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19 Mar, 2019 15:21

Republican Devin Nunes sues Twitter for censoring conservatives, alleges harassment campaign

Republican Devin Nunes sues Twitter for censoring conservatives, alleges harassment campaign

Republican congressman Devin Nunes announced he will file a $250 million lawsuit against Twitter for its alleged “explicit censorship” of conservatives. Nunes’ complaint is one of many against the social media giant.

In a complaint filed on Monday, Nunes (R-California) alleged that Twitter has taken sides in America’s left-right political divide, “shadow-banning” those on the right, while refusing to take action against “abusive, hateful and defamatory” content from the left.

Nunes claims that Twitter refused to enforce its own terms of service during his election campaign last year, when he says he endured a “defamation campaign of stunning breadth and scope.”

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The defamatory content cited by Nunes includes accusations that he worked with Russia to “undermine American Democracy,” that he took cocaine and hired underage prostitutes, as well as a host of lowbrow jokes about his sexuality.

Nunes has accused Twitter of censoring conservatives before, threatening the company with legal action last year for allegedly hiding comments from prominent Republicans. He is not the only conservative to accuse Twitter of bias though, and even President Trump promised last year to “look into this discriminatory and illegal practice.”

The company admitted to shadowbanning a tweet by Federalist co-founder Sean Davis last week. The tweet included an excerpt from former FBI attorney Lisa Page’s Congressional testimony discussing the FBI’s eagerness to find connections between the Trump campaign and Russia in 2016.

Alongside the excerpt, Davis pointed out the irony of the Clinton campaign hiring a former British spy to solicit “damaging information about Donald Trump” from Russian sources.

Although Twitter corrected the issue on Monday, the company told Davis it had in fact shadowbanned his tweet, and does this to “keep people safe on Twitter.”

Speaking to podcast host Joe Rogan earlier this month, Twitter CEO Jack Dorsey admitted that his company has acted too swiftly in banning some right-wing users, but denied any favoritism.

The company’s chief legal officer, Vijaya Gadde, also admitted that in the context of the transgender debate, Twitter often considers certain factually correct viewpoints as grounds for suspension, and applies its terms of service selectively.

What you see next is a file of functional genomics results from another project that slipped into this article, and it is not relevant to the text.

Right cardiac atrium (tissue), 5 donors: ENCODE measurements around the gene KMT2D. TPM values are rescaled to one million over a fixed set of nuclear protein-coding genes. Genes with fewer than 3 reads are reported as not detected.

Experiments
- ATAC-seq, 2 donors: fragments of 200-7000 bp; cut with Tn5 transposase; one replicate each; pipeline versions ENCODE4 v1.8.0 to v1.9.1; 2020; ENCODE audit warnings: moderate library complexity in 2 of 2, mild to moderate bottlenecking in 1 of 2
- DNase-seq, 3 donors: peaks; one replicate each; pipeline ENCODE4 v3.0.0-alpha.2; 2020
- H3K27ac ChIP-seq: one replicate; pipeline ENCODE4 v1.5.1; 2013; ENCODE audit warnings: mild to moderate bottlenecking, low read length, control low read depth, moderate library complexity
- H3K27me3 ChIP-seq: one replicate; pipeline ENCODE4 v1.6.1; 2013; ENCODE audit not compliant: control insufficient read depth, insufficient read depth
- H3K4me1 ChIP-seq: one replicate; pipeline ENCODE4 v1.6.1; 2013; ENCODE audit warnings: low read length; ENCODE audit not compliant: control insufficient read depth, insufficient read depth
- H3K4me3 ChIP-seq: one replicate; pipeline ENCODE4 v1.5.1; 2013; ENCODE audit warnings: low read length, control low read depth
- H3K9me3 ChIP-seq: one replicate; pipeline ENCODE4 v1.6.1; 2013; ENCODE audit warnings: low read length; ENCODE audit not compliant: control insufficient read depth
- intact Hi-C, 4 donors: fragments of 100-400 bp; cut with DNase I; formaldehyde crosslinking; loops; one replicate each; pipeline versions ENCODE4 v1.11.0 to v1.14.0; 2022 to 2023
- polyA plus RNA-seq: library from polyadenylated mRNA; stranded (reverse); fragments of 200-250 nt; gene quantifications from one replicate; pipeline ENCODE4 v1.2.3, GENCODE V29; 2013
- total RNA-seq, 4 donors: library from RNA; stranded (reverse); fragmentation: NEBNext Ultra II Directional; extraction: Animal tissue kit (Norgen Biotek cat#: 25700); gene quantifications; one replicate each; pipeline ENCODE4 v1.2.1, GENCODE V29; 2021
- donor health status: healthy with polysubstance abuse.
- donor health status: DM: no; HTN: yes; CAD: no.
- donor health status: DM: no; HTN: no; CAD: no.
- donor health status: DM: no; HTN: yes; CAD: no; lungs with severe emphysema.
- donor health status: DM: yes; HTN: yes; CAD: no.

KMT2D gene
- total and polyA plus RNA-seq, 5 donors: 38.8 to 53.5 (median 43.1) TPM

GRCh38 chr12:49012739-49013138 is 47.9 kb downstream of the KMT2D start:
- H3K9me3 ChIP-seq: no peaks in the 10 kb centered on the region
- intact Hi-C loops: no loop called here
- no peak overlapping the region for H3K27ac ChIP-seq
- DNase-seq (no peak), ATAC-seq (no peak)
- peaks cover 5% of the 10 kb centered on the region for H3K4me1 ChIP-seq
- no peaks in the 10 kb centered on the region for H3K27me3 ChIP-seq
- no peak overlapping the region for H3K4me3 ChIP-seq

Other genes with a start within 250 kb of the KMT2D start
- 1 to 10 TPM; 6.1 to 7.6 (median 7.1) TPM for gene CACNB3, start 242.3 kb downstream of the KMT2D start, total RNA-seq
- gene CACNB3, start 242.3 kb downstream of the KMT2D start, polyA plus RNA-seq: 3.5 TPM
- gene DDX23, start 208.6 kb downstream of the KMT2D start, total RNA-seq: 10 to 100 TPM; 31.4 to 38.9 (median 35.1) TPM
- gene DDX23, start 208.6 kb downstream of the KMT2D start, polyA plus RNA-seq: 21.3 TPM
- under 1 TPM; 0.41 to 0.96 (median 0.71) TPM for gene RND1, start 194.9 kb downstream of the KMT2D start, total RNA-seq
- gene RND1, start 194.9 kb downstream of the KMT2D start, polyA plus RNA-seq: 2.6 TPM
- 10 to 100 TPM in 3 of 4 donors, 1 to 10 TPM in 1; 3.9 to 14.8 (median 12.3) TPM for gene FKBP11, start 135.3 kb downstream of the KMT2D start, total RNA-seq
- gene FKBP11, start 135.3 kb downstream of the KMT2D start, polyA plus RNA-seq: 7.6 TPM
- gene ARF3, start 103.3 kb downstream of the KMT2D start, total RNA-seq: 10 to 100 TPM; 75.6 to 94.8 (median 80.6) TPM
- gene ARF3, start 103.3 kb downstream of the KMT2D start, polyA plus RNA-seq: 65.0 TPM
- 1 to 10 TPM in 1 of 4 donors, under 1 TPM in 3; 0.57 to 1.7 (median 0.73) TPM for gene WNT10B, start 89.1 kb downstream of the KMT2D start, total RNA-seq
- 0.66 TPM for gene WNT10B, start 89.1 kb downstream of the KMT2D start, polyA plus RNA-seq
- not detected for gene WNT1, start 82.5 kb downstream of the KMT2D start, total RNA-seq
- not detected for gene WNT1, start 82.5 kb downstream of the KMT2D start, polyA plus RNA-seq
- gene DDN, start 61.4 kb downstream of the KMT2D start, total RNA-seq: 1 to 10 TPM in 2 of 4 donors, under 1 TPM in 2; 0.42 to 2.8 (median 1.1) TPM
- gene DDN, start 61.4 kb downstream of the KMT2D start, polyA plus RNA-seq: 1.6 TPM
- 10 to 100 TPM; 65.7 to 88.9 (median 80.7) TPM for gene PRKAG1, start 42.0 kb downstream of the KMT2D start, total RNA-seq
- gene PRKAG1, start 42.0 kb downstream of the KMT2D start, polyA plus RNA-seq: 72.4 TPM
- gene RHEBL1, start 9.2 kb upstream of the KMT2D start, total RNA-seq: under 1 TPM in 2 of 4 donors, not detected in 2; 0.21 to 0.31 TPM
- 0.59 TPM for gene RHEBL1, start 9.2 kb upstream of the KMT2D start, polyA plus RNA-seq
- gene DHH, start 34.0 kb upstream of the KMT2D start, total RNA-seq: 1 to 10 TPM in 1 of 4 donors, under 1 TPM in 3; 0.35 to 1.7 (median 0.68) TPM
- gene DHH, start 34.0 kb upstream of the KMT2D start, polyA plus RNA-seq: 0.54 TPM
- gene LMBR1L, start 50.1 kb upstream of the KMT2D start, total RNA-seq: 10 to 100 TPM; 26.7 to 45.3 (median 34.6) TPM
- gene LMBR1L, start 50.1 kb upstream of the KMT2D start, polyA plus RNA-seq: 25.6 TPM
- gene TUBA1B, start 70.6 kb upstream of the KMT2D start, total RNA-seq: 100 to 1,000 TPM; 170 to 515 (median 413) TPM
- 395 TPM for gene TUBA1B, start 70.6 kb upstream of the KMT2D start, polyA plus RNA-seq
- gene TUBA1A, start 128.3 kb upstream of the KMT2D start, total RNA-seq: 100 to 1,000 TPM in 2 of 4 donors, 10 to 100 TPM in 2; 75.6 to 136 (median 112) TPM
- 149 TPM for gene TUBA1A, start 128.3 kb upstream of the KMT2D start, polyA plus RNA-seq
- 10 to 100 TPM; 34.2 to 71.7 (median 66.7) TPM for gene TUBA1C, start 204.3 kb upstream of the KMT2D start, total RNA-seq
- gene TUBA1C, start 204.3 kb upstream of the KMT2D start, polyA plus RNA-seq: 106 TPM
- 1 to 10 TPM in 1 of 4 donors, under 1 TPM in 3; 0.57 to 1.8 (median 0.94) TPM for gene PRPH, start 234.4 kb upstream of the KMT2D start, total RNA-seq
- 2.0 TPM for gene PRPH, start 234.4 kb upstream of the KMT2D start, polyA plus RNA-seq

Nunes’ complaint names Republican strategist Liz Mair as a defendant, as well as two parody accounts, ‘Devin Nunes’ Mom’ and ‘Devin Nunes’ cow.’ During Nunes’ election campaign, Mair shared multiple tweets accusing Nunes of criminal activity, claims that Nunes calls “egregiously false.”

Although deleted now, ‘Devin Nunes’ mom’ retweeted many of Mair’s claims, and hit the California Republican with salacious and potty-mouthed insults, once “falsely suggesting that Nunes might be willing to give the president a ‘blowjob.’”

‘Devin Nunes’ cow,’ meanwhile, mostly used dairy-farming puns to mock Nunes, calling the representative a “cowpoke” and “udder-ly worthless.”

Ironically, Nunes’ attempt to gag the parody account seems to have backfired. In the hours since his complaint became known, ‘Devin Nunes’ cow’ went from just over 1,200 followers to almost 78,000 at time of writing.

Twitter is not the only Silicon Valley tech giant to face accusations of liberal bias. Facebook CEO Mark Zuckerberg was grilled by Republican lawmakers on the issue last year, and although he admitted that Silicon Valley as a whole leans to the political left, he denied that his company does.

Despite Zuckerberg’s denial, conservatives were skeptical. Just last month, a Facebook whistleblower told conservative watchdog Project Veritas that the company actively suppresses and deletes right-wing content. President Trump's social media chief Dan Scavino found himself blocked from replying to comments on the platform on Monday, with the company citing its spam rules as justification.

While the right has so far led the campaign against social media censorship, a growing number of voices on the left have joined in. Facebook’s mass deplatforming of 800 alternative news and politics pages before last November’s midterm elections incensed activists and journalists from across the political spectrum.

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